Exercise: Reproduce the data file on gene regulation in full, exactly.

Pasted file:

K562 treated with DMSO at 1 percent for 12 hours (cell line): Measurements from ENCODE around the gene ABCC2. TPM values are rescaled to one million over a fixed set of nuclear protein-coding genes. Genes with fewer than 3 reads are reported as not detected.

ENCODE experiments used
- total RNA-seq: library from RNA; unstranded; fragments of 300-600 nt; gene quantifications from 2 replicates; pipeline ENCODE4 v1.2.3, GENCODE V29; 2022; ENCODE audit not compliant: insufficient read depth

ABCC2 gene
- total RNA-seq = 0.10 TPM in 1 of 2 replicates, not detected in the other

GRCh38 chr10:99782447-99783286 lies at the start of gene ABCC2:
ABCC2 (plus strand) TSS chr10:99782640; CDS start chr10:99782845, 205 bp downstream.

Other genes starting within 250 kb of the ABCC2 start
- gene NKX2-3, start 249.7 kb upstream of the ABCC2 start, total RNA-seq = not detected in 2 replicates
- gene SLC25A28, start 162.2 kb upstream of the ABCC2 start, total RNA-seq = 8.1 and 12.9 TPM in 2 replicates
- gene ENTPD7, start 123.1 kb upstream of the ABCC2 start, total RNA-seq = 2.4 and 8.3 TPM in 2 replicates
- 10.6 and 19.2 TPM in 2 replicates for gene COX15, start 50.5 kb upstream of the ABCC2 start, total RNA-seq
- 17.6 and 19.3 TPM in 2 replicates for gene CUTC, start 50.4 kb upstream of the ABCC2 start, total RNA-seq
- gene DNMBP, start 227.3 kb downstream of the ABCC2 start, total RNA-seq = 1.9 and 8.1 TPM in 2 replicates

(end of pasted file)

K562 treated with DMSO at 1 percent for 12 hours (cell line): Measurements from ENCODE around the gene ABCC2. TPM values are rescaled to one million over a fixed set of nuclear protein-coding genes. Genes with fewer than 3 reads are reported as not detected.

ENCODE experiments used
- total RNA-seq: library from RNA; unstranded; fragments of 300-600 nt; gene quantifications from 2 replicates; pipeline ENCODE4 v1.2.3, GENCODE V29; 2022; ENCODE audit not compliant: insufficient read depth

ABCC2 gene
- total RNA-seq = 0.10 TPM in 1 of 2 replicates, not detected in the other

GRCh38 chr10:99782447-99783286 lies at the start of gene ABCC2:
ABCC2 (plus strand) TSS chr10:99782640; CDS start chr10:99782845, 205 bp downstream.

Other genes starting within 250 kb of the ABCC2 start
- gene NKX2-3, start 249.7 kb upstream of the ABCC2 start, total RNA-seq = not detected in 2 replicates
- gene SLC25A28, start 162.2 kb upstream of the ABCC2 start, total RNA-seq = 8.1 and 12.9 TPM in 2 replicates
- gene ENTPD7, start 123.1 kb upstream of the ABCC2 start, total RNA-seq = 2.4 and 8.3 TPM in 2 replicates
- 10.6 and 19.2 TPM in 2 replicates for gene COX15, start 50.5 kb upstream of the ABCC2 start, total RNA-seq
- 17.6 and 19.3 TPM in 2 replicates for gene CUTC, start 50.4 kb upstream of the ABCC2 start, total RNA-seq
- gene DNMBP, start 227.3 kb downstream of the ABCC2 start, total RNA-seq = 1.9 and 8.1 TPM in 2 replicates